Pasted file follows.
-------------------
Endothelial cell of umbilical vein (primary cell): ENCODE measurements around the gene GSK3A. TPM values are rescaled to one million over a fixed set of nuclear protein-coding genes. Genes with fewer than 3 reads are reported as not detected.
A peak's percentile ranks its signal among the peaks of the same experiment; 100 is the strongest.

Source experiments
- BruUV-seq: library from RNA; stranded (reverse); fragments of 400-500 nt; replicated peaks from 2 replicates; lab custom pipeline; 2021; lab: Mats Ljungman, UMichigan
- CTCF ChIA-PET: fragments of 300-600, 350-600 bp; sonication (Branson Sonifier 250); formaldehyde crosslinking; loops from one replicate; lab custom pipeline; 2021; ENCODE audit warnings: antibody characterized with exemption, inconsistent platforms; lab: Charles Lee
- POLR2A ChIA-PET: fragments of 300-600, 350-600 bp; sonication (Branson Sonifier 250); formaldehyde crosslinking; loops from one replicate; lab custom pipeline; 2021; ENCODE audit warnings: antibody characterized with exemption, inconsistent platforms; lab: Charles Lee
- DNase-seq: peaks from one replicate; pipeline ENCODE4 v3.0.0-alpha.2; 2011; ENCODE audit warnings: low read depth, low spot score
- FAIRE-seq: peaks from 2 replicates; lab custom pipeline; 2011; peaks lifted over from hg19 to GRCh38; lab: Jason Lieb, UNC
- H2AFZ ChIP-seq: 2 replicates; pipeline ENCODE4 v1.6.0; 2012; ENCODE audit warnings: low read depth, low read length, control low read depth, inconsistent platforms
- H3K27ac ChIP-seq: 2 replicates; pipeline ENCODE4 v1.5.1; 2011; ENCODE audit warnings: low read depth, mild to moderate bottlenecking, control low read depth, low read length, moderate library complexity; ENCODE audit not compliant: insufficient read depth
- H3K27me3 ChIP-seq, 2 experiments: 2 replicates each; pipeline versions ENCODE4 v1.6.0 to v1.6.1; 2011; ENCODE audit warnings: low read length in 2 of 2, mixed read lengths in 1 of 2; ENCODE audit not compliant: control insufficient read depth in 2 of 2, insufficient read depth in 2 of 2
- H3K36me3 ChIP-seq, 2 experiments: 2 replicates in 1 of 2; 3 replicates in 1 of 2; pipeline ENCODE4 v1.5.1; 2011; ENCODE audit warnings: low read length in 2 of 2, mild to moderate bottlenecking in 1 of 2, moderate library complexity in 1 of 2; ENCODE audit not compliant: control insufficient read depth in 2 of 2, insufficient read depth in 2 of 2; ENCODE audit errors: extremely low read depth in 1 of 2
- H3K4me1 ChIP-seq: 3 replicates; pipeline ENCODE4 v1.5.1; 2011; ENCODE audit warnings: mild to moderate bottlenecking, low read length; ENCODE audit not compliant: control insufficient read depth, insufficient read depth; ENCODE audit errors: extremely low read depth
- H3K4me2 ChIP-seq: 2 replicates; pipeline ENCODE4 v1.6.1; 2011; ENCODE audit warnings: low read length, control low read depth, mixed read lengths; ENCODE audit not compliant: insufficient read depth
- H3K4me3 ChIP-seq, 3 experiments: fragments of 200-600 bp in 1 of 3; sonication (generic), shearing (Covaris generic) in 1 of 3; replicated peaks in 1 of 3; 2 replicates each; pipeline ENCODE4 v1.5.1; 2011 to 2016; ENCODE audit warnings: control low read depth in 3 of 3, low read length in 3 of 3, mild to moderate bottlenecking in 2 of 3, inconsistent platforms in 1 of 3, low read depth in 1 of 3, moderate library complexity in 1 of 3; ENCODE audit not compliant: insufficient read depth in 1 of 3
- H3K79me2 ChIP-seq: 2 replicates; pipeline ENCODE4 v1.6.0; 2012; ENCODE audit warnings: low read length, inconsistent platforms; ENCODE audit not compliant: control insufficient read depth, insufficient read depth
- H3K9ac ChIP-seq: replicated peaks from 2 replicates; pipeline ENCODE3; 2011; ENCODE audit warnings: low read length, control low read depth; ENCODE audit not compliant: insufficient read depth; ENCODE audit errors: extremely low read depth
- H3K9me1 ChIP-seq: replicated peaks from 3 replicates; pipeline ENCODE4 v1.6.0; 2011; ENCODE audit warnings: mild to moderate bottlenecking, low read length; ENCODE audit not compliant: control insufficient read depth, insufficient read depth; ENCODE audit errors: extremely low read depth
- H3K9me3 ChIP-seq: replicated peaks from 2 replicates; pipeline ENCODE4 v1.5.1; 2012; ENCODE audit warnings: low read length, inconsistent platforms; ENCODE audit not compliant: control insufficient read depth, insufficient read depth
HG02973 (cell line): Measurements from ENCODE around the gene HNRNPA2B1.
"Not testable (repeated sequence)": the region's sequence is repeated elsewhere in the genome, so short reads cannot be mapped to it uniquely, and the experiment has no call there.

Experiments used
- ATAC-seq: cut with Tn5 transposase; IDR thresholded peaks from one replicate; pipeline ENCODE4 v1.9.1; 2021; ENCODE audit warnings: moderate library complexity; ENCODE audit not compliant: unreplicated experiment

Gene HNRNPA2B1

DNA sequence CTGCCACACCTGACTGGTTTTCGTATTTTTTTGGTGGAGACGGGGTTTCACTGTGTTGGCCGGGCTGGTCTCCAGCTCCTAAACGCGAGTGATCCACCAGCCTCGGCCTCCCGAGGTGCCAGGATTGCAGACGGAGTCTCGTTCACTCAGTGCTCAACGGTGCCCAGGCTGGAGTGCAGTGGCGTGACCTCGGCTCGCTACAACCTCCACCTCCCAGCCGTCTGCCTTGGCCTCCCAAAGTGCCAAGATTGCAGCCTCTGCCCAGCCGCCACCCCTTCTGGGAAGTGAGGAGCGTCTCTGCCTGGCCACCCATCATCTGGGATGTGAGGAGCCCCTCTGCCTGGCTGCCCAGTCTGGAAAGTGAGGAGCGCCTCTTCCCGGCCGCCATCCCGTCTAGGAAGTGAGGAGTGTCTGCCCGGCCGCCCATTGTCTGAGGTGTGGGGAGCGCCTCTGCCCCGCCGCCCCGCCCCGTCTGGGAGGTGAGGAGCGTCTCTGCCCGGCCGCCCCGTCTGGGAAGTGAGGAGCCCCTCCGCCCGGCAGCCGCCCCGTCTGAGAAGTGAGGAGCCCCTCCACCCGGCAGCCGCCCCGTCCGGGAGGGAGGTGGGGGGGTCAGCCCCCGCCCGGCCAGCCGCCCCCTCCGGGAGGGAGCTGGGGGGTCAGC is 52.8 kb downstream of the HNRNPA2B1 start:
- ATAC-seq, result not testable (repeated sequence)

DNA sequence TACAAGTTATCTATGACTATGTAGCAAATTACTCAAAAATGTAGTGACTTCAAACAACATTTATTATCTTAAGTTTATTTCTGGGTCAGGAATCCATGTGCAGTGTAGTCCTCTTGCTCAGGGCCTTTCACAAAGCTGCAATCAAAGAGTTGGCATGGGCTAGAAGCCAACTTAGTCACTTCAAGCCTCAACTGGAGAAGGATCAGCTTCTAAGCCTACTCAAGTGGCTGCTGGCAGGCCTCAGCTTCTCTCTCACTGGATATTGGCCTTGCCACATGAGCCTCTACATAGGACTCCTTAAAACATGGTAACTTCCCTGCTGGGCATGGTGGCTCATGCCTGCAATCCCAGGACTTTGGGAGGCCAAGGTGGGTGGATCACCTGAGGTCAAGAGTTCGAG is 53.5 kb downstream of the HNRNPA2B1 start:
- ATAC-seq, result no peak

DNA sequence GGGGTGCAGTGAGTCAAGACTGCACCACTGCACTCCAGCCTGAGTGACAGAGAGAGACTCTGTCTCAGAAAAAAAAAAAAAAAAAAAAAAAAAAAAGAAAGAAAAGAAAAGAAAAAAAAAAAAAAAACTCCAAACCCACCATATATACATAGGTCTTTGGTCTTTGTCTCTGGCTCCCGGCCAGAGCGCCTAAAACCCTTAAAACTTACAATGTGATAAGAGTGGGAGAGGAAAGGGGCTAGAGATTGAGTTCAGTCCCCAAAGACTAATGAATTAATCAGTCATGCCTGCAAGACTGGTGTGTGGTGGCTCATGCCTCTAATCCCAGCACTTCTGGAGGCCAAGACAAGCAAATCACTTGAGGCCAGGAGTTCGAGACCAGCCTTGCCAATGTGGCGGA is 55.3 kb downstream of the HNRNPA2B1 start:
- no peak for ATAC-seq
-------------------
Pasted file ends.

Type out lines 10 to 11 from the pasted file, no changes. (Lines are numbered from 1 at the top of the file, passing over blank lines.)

- H3K27ac ChIP-seq: 2 replicates; pipeline ENCODE4 v1.5.1; 2011; ENCODE audit warnings: low read depth, mild to moderate bottlenecking, control low read depth, low read length, moderate library complexity; ENCODE audit not compliant: insufficient read depth
- H3K27me3 ChIP-seq, 2 experiments: 2 replicates each; pipeline versions ENCODE4 v1.6.0 to v1.6.1; 2011; ENCODE audit warnings: low read length in 2 of 2, mixed read lengths in 1 of 2; ENCODE audit not compliant: control insufficient read depth in 2 of 2, insufficient read depth in 2 of 2